What is a "good script?" Or, mirror image, what is a "bad script?" Usually, when you hear someone say that a film has a bad script, what they really mean is that the film is derivative, that the dialog is poor, that there is no characterization, that it is predictable, that it fails to engage the viewers. Well, none of those things are true of Stanley and Iris, yet it has a bad script, or at least a fatally flawed one, and that's what makes it a fair film, rather than a good film.

Stanley and Iris deals with the relationship of two middle-aged working class people in a small Eastern city, certainly not a derivative situation. The dialog is true to character, sounds realistic, and even has a bit of poetry to it. The two principals are clearly defined, engaging characters, and some of the supporting roles aren't too badly drawn. While the major thrust of the story follows lines that many other films have followed, the path to the resolution is interesting and filled with nice twists. And, to some extent, at least, Stanley and Iris does make us care about the lives of its major characters.

Where the script fails is in dramatic construction. Writers Harriet Frank, Jr. and Irving Ravetch have failed to provide a clear, relevant sequence of events, each leading from one to the next, that tells a story. In Stanley and Iris, while succeeding scenes clearly have some dramatic connection to those that preceded, causality seems to be lacking. For example, we understand why, at one point, Stanley breaks off the relationship. And we see him begin it again. But why? The film shows us nothing that makes this change understandable. Perhaps we are meant to fill in the blanks by understanding the destiny of the plot. But the importance of these two people coming together is never great enough for the viewer to do that much of the work himself. If this were the only lapse, the film might not have seemed so choppy and arbitrary, but the whole movie is constructed that way.

Which is a pity, because Stanley and Iris is not a bad film. Director Martin Ritt stages each scene rather well. As is his way, he also provides a sense of authenticity to the setting. As in Sounder and Norma Rae, Ritt makes us believe in the people and the life they lead by not allowing false heroics or false tragedies, and by showing us generous slices of daily living that seem familiar, comfortable, and correct.

The photography is also good. It comes from a school of cinematography that prizes the beauty of realism, so there are no fancy camera moves, the lighting is naturalistic, and the shot selection is rather conservative, suiting the subject matter. But each shot is carefully considered and attractively lit, making the New England city considerably more attractive than it probably is in reality.

The main attraction of Stanley and Iris was always the casting of Robert De Niro and Jane Fonda in the title roles. Unfortunately, while each of them does good work in isolation, and while there is no great clash between their styles, they simply do not mesh on camera. Their love is told to us, but the performers fail to show it. De Niro has never been especially good at expressing a nice, comfortable form of love. Grand, destructive passion, yes, but pleasant romantic love, no. Fonda can, but it takes two to do this tango. That major failing aside, the performances are quite good. De Niro has made at least one acting breakthrough here. Unlike his character in Falling In Love, Stanley is a fairly normal person who is likable and not dull. Fonda manages to submerge most of her glamour and charisma in a role that demands a certain plainness of appearance and manner.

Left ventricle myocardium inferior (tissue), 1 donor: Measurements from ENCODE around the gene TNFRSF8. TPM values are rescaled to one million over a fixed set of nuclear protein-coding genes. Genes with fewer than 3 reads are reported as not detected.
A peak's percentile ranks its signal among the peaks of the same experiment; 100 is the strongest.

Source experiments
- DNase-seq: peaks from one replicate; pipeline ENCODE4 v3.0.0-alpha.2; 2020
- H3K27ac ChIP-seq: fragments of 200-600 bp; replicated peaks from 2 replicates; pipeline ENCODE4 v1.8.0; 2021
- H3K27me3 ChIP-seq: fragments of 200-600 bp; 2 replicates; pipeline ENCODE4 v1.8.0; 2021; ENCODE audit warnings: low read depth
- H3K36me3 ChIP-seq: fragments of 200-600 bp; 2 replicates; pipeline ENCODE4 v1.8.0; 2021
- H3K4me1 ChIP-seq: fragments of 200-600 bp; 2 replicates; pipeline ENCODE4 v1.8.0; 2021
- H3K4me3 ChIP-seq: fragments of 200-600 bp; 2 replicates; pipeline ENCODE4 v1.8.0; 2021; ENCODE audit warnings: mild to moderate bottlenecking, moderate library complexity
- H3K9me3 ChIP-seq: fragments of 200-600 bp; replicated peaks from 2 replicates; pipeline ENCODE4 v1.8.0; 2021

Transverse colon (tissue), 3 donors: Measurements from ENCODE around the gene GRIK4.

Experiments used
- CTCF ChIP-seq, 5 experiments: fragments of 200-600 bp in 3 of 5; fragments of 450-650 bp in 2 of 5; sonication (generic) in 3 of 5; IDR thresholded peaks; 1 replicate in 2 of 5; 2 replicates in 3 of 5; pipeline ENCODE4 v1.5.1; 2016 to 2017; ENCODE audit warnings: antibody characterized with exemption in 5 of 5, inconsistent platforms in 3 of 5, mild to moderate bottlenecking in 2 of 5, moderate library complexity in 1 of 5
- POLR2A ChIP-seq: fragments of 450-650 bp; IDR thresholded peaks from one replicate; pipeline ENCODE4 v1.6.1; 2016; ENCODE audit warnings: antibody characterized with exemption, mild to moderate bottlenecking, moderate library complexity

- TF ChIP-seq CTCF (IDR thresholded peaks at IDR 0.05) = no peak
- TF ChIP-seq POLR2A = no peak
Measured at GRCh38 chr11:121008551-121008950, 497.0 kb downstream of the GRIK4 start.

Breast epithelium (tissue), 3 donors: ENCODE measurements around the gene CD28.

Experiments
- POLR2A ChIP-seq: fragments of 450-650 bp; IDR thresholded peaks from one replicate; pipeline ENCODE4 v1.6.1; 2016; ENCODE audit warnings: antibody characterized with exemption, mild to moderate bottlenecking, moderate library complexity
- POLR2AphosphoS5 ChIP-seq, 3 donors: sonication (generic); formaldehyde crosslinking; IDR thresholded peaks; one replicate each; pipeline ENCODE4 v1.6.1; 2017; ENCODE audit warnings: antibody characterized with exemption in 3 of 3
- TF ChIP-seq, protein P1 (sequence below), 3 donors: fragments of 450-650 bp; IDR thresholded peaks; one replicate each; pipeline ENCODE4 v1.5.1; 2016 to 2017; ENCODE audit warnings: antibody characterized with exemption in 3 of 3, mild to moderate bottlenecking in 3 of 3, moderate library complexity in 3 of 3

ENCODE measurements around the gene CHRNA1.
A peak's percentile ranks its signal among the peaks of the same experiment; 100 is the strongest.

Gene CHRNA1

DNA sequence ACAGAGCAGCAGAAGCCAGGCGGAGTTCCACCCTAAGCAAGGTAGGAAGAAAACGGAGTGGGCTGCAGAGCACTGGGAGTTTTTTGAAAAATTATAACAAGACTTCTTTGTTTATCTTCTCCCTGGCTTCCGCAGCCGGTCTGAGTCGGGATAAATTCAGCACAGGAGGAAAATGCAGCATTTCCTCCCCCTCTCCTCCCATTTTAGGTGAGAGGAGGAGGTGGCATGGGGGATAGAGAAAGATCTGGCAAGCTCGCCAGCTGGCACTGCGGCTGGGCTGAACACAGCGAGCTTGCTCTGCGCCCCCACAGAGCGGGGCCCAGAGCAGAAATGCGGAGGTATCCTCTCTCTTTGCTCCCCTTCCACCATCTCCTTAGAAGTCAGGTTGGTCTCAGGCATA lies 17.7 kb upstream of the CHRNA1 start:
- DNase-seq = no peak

Other than these two, there are practically no important characters in the film. Martha Plimpton repeats her sullen, pregnant teenager role from Parenthood, with less material. (Actually, I believe Stanley and Iris was shot first, so perhaps she repeated the role in Parenthood, with more material.) Swoozie Kurtz has a few angry moments as Fonda's sister, but disappears totally from the latter half of the film. Feodor Chaliapan, memorable in Moonstruck, has some nice moments as De Niro's father.

Stanley and Iris has received some major critical dumpings, which I think weren't really justified. It doesn't work, but it's not a crime against cinema, either. It's a fairly entertaining 100 minutes or so with some good, professional work from all involved. Many critics seemed to have seized upon small points as a basis of their dislike of Stanley and Iris, such as stating that Jane Fonda's body was too shapely for the part, or that Stanley's background made his problems seem unlikely. But I think that these little flaws are no more than symptoms of the overall failure of the script to construct a logical, dramatic story. If the pieces had all fallen into place one by one, as they do in a good dramatic film, no one would have objected to the small stuff. As it is, Stanley and Iris is a well-intentioned film that can provide some pleasures, with only slight disappointment based on the potentials of all the talents involved.

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